A day later, when we walked through the camp, the boys were gone but left behind a mess, including the Chef Boyardee can and the empty propone canister for the blow torch. What's wrong with people who hunt squirrels with no rulebook or who bring blow torches to start fires to warm cans they leave behind?

Back at our camp, the hiking three had returned. They'd had a good day, taking a spur that followed Cane Creek toward its confluence with the Rockcastle River, which has cut its own, grander gorge. Just downstream it winds through the Rockcastle Narrows, a kayaker's paradise of drops and doglegs, one after another. The hike, steep at times, was nonetheless easy by backwoods standards and made more pleasant by fall's colors and the day's warmth. Since I was not there, I asked Silver Pops for his account, and he provided what follows, with a little hyperbole. For those who do not know us by our trail names, Jumpin-Johnny, later referred to as JJ, is also known in other Patio Boy stories by his other trail name, Silver Pops, is John Curtin. He is our senior member and chief officer of esprit de corps, as his paragraphs below will confirm. Bull is John Hennessey, who is as tough has his trail name suggests. And Billy-Goat is Bill Ankenbauer, who has feet the size of a jon boat and as sure-footed as a mountain goat. Captain is me, so named because early on no one could remember "Neikirk" and so called me Captain Kirk after the Star Trek hero and One Match is Eric Krosnes, who needs exactly that number of matches to start a fire no matter the conditions. Here is Jumpi-Johnny's account:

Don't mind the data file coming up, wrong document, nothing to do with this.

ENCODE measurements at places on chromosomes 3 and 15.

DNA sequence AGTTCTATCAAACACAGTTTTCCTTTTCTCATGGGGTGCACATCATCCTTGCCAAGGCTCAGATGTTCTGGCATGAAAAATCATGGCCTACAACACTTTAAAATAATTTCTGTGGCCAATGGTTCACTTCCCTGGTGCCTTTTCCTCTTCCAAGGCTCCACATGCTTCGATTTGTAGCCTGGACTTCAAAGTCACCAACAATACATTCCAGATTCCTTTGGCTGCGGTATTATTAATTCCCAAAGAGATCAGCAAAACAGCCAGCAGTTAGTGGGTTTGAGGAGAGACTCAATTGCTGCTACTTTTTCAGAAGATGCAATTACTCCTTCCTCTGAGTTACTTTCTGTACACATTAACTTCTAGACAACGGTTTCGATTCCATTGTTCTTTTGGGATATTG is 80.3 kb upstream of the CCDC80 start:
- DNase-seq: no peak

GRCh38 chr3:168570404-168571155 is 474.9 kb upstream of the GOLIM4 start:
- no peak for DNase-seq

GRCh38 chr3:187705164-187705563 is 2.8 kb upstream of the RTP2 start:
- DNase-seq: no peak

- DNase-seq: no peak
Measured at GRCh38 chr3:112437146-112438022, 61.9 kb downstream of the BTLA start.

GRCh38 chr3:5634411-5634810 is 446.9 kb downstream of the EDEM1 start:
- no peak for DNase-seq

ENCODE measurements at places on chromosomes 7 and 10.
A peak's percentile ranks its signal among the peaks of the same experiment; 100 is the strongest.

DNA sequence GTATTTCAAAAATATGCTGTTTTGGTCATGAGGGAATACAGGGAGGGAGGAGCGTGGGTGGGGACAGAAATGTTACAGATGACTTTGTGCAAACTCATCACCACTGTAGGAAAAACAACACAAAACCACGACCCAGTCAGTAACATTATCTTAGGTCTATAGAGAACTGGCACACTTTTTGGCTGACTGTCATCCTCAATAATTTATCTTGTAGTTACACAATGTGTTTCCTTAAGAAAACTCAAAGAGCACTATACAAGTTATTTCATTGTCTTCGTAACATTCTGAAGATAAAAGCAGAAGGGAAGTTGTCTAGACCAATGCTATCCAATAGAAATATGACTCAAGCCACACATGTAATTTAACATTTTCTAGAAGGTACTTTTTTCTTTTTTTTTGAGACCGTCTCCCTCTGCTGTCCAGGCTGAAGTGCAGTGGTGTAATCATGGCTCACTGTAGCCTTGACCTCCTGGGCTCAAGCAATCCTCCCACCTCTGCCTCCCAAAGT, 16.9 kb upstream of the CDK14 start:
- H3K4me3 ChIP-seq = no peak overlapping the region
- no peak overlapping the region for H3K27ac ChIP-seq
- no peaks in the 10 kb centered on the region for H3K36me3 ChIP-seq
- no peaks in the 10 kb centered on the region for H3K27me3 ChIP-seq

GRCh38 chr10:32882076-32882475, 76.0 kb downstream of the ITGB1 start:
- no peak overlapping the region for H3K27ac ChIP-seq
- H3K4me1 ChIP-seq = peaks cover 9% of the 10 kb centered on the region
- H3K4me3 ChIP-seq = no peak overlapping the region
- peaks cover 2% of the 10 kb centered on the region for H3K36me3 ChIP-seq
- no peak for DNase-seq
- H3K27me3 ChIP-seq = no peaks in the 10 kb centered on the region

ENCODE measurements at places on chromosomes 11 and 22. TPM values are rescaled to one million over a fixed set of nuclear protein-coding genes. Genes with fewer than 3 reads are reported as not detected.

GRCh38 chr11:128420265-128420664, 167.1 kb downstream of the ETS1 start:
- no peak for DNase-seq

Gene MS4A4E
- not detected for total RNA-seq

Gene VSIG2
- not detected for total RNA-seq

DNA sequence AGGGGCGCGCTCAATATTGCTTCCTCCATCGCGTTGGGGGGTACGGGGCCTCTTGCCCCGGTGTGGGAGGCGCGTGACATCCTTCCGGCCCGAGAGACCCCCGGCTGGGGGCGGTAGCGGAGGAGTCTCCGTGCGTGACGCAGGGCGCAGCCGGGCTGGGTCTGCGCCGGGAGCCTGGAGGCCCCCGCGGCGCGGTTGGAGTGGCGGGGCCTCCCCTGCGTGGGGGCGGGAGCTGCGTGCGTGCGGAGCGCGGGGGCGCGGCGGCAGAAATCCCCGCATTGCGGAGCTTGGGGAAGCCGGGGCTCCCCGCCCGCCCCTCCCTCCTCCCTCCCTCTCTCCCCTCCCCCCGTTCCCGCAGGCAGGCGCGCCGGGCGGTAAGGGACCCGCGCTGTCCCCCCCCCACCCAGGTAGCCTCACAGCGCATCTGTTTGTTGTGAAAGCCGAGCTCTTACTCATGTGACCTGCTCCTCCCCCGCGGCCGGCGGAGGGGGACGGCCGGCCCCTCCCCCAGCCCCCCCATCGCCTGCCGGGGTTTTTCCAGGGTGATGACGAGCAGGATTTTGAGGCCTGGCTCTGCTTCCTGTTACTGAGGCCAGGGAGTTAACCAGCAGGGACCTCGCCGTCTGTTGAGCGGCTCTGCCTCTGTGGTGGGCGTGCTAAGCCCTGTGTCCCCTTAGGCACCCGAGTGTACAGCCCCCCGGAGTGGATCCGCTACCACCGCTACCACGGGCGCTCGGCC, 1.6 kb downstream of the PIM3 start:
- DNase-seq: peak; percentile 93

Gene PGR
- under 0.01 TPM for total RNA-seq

It was Saturday morning, November 4th. After a hearty breakfast of oatmeal, Pop Tarts and black coffee, followed by the traditional shot of bourbon, the Bull, Billy-Goat and Jumpin-Johnny, a bit disappointed that their other companions, One Match and Captain would not join them on their hike through the wilderness, set off  like a John Krakauer novel  Into the Wild.  It was mid-morning, the sun was high in the eastern sky. It was unseasonably warm, but the air was full of life and excitement, why you may ask. Well, it’s simple; the Patio Boys were on the trail and they were ready for whatever nature could offer!